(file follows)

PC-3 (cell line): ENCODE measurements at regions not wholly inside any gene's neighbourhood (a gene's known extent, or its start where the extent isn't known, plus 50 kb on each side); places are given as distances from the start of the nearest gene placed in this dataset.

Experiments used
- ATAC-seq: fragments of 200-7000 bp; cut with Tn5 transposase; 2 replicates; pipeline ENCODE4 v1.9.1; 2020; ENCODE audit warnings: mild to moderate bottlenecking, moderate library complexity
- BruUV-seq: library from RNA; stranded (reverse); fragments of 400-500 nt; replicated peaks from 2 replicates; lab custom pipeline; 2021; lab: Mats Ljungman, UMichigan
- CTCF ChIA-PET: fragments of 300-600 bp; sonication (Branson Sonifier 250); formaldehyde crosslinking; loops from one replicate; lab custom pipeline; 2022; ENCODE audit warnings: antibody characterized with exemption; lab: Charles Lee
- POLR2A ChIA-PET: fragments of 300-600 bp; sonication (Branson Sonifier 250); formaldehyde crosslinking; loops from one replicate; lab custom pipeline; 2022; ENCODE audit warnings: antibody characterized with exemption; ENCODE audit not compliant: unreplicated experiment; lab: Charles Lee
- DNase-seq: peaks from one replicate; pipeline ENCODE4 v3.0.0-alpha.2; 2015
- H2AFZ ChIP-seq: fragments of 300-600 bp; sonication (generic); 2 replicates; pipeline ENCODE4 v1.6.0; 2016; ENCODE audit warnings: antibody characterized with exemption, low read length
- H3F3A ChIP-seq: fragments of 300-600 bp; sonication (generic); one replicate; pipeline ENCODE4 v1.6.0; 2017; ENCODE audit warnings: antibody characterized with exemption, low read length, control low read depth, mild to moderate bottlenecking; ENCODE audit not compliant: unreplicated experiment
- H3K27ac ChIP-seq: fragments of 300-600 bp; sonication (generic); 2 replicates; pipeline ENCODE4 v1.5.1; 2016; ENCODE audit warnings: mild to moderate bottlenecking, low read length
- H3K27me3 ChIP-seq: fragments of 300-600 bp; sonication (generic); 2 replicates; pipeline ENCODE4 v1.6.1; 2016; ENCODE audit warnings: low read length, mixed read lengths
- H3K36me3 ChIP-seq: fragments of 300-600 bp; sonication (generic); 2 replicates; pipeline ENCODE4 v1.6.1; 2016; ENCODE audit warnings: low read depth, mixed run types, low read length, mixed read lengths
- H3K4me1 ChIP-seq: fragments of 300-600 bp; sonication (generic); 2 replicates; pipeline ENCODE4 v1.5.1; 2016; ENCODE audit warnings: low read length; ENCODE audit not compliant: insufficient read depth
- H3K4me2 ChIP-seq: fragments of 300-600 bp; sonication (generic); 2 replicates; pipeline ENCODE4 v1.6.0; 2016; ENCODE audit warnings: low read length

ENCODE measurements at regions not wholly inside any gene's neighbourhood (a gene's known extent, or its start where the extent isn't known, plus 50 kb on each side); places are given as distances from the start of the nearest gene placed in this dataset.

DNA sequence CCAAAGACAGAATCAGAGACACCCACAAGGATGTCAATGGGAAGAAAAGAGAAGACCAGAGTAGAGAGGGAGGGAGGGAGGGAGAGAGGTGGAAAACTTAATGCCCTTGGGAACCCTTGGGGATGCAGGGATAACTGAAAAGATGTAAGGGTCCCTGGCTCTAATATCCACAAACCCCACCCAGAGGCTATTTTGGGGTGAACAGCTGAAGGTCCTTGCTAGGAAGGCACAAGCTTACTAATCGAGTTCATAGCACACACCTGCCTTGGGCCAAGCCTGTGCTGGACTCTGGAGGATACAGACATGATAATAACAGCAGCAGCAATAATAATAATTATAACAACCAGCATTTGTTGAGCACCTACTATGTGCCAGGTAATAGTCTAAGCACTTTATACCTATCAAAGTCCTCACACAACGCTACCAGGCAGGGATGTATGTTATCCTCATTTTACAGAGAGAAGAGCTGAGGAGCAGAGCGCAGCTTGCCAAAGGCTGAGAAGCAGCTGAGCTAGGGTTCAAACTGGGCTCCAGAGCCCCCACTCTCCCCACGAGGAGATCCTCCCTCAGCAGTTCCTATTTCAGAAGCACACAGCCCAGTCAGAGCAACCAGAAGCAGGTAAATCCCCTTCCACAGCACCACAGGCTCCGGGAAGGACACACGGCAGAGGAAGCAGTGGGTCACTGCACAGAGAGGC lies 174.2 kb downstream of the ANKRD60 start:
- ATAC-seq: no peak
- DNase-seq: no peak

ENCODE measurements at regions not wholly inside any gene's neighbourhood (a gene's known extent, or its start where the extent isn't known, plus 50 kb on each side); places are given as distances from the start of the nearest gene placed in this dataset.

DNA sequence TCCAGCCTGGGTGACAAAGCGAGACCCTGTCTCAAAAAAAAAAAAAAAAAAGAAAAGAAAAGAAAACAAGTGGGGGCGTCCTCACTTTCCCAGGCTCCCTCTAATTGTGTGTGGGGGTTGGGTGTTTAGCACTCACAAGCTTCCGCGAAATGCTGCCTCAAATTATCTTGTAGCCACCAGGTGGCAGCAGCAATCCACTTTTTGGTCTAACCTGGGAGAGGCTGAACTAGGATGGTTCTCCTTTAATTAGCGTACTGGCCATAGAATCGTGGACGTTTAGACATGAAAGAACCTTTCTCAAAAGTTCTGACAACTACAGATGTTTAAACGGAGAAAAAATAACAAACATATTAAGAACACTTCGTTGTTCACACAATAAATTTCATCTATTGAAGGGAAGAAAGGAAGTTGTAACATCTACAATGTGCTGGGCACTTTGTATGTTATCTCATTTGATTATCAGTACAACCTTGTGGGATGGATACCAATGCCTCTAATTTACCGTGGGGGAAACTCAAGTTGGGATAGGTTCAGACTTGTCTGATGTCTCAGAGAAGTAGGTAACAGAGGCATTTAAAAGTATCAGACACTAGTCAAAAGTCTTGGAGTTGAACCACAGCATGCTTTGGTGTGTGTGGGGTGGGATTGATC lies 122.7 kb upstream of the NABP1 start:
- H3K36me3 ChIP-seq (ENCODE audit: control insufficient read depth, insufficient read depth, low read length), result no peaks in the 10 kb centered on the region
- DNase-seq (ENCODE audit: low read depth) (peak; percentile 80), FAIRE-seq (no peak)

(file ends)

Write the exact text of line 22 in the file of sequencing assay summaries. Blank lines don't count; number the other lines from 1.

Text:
- DNase-seq (ENCODE audit: low read depth) (peak; percentile 80), FAIRE-seq (no peak)